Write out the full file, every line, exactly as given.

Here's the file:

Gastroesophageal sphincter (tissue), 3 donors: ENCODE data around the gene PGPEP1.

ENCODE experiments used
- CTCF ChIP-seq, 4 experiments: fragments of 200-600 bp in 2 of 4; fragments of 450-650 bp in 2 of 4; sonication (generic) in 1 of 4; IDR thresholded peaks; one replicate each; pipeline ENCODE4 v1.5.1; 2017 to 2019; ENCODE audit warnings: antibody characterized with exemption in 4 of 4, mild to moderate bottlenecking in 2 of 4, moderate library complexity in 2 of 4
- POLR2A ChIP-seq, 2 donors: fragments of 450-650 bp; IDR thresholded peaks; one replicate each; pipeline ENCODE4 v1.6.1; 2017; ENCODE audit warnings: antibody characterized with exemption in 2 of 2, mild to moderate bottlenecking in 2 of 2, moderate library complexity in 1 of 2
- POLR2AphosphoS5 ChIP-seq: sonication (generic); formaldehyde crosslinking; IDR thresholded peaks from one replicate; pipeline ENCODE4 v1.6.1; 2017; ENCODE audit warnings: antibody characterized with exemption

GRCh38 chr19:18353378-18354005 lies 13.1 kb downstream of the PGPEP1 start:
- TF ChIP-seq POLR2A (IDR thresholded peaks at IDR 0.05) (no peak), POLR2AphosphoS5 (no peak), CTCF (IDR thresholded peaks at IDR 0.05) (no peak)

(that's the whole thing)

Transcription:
Gastroesophageal sphincter (tissue), 3 donors: ENCODE data around the gene PGPEP1.

ENCODE experiments used
- CTCF ChIP-seq, 4 experiments: fragments of 200-600 bp in 2 of 4; fragments of 450-650 bp in 2 of 4; sonication (generic) in 1 of 4; IDR thresholded peaks; one replicate each; pipeline ENCODE4 v1.5.1; 2017 to 2019; ENCODE audit warnings: antibody characterized with exemption in 4 of 4, mild to moderate bottlenecking in 2 of 4, moderate library complexity in 2 of 4
- POLR2A ChIP-seq, 2 donors: fragments of 450-650 bp; IDR thresholded peaks; one replicate each; pipeline ENCODE4 v1.6.1; 2017; ENCODE audit warnings: antibody characterized with exemption in 2 of 2, mild to moderate bottlenecking in 2 of 2, moderate library complexity in 1 of 2
- POLR2AphosphoS5 ChIP-seq: sonication (generic); formaldehyde crosslinking; IDR thresholded peaks from one replicate; pipeline ENCODE4 v1.6.1; 2017; ENCODE audit warnings: antibody characterized with exemption

GRCh38 chr19:18353378-18354005 lies 13.1 kb downstream of the PGPEP1 start:
- TF ChIP-seq POLR2A (IDR thresholded peaks at IDR 0.05) (no peak), POLR2AphosphoS5 (no peak), CTCF (IDR thresholded peaks at IDR 0.05) (no peak)